LEE: Well, if this is something that can perhaps do that, what’s wrong with that?
MCCORMACK: That’s exactly my point, Matt. Are you trading off against lives in the future that will be lost if you don’t go for a durable, sustainable cease-fire? We’re not willing to do that. Now, this may – of course, we have seen various protests, you know – capitals in the region as well. We’re aware of that. And we’re aware of the fact that lives have been lost, innocent life has been lost. In none of this are there any easy decisions. But you have to take the set of decisions that you believe will ultimately best benefit the people of the region, whether it’s the Palestinians or the Israelis. And people may disagree with our approach, our –
LEE: But isn’t the best benefit keeping people alive?
MCCORMACK: It is, Matt, but I – you know, I –
LEE: If there’s a chance that you can save some lives by going for an immediate cease-fire rather than one that is going to be – you know, that you know is going to be long-term and that meets your conditions, I don’t understand what’s wrong with that.
MCCORMACK: Well, again, Matt, there are people who are advocating that position. I understand that. But ultimately, we don’t think that you address the underlying issues if you don’t try to get a sustainable, durable, non-time-limited cease-fire. And if you don’t get that, you’re going to be right back here again, whether it’s – and you’re going to have somebody else up here three months from now, four months from now, five months from now, talking about the same kind of tragedy. Again, nobody wants to see the sort of humanitarian suffering that you’re seeing in Gaza. We’re not blind to that. We’re trying to address the immediate circumstances, as well as to try to address something that is more durable, so those people in Gaza and the people on the other side of the border can maybe perhaps have some more semblance of a normal life.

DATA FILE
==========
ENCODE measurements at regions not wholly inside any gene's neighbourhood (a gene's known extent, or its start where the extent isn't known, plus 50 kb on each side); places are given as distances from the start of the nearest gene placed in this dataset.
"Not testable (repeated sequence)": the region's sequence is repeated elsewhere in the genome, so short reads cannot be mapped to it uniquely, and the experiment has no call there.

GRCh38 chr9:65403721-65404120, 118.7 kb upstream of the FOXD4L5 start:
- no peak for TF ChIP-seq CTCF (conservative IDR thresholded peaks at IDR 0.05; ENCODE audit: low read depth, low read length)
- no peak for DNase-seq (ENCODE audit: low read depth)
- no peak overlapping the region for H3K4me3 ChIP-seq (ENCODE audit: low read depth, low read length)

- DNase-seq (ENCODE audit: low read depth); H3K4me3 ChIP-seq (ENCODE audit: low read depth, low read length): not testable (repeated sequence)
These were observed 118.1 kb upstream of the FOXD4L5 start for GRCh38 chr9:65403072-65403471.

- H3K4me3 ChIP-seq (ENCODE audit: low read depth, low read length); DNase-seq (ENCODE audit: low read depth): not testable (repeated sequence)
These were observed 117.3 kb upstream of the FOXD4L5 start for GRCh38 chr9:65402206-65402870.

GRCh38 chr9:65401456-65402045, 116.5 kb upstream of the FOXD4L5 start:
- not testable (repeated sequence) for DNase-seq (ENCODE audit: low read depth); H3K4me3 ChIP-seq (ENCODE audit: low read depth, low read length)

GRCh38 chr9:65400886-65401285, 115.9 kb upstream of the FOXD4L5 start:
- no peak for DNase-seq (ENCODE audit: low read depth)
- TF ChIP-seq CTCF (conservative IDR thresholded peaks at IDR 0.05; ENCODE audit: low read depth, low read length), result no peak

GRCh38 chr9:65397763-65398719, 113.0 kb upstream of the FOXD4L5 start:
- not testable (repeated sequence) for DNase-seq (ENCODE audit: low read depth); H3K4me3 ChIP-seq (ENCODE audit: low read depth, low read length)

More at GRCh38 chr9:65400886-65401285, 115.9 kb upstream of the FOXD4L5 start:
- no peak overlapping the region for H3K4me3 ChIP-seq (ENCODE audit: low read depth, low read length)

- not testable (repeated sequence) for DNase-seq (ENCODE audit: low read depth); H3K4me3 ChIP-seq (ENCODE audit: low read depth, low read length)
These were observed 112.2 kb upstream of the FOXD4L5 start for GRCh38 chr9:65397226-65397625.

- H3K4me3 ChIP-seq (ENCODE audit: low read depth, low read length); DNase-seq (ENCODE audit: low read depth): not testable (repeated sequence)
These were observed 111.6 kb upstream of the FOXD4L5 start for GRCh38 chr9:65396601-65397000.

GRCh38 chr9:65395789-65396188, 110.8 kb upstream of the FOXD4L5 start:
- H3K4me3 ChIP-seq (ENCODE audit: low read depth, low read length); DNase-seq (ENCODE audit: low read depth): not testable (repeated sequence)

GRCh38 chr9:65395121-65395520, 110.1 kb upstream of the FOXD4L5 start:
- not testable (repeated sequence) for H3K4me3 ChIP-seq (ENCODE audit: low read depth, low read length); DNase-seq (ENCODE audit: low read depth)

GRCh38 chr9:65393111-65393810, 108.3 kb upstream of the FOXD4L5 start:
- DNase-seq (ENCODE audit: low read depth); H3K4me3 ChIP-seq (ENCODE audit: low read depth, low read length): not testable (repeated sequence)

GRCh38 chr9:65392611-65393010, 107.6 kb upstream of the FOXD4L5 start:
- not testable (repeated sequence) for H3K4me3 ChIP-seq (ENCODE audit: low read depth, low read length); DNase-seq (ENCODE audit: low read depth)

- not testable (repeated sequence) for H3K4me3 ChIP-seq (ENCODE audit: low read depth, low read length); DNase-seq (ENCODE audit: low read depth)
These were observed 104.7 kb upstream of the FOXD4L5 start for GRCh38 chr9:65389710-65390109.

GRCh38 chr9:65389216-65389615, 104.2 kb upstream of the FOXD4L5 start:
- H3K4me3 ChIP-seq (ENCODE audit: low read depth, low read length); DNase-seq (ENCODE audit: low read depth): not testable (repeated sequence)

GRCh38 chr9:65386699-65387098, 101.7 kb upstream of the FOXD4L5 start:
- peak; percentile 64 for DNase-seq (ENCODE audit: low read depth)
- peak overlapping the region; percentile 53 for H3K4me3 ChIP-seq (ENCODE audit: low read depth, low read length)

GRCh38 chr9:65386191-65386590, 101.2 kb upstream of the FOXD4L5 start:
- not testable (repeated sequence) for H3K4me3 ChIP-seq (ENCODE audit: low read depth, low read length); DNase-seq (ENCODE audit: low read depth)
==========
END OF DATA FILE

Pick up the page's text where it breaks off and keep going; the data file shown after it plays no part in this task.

Lee also has some other fine moments in this press briefing, including this follow-up to another State Department correspondent’s question about what signals the administration gave Israel regarding the military action in Gaza and if it approved of the newer ground incursion. McCormick answers the other correspondent and then Lee jumps in with a dose of reality regarding US foreign policy.
MCCORMACK: Well, this is – you know, this is a question that always comes up. We don’t give green lights, red lights, yellow lights. I think you heard from the Vice President they’re – they didn’t seek our permission or advice, and we didn’t seek to offer any of that. As I – as I said –
LEE: You know, that’s not – that’s just manifestly not true.
MCCORMACK: As I – yes, it is.
LEE: No, no – maybe in – maybe in this, but all over the world you are involved in giving green lights, red lights and yellow lights. I remember when –
MCCORMACK: Am I talking –
LEE: — when Musharraf –
MCCORMACK: Am I talking about anywhere else in the world, Matt? Am I talking about a specific circumstance? Look –
According to a LexisNexis and Google News search, Lee didn’t publish a report after this briefing on Monday.